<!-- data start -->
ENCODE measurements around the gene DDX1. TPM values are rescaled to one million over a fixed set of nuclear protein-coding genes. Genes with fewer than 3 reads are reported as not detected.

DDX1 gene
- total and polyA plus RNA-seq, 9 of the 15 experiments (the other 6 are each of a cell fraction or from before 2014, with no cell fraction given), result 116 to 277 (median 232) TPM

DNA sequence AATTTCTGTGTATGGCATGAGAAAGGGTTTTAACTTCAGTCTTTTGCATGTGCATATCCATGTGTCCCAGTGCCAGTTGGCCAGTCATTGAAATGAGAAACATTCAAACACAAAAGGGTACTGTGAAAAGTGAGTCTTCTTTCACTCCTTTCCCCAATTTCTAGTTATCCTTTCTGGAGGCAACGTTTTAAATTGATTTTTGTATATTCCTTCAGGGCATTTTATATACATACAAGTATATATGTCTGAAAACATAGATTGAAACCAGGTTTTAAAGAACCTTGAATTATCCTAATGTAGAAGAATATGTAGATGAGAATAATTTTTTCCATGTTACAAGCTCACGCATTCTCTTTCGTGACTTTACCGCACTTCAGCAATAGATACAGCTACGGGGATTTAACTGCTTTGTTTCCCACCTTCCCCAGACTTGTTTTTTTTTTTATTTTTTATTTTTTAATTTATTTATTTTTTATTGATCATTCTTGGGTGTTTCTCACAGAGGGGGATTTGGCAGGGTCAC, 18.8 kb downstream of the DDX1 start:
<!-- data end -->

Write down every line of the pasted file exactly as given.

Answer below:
ENCODE measurements around the gene DDX1. TPM values are rescaled to one million over a fixed set of nuclear protein-coding genes. Genes with fewer than 3 reads are reported as not detected.

DDX1 gene
- total and polyA plus RNA-seq, 9 of the 15 experiments (the other 6 are each of a cell fraction or from before 2014, with no cell fraction given), result 116 to 277 (median 232) TPM

DNA sequence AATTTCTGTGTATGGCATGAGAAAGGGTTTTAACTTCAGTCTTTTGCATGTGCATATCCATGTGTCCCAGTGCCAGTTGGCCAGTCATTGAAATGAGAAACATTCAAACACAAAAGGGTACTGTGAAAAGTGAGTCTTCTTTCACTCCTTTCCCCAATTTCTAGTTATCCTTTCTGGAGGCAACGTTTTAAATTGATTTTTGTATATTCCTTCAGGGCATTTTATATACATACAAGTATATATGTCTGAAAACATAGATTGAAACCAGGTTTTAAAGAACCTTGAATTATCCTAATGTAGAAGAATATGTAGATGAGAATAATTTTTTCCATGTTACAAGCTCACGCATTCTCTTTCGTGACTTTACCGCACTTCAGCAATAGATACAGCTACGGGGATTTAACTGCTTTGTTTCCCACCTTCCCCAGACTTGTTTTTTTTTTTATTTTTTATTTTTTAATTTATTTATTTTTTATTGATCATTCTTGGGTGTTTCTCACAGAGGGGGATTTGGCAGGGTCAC, 18.8 kb downstream of the DDX1 start: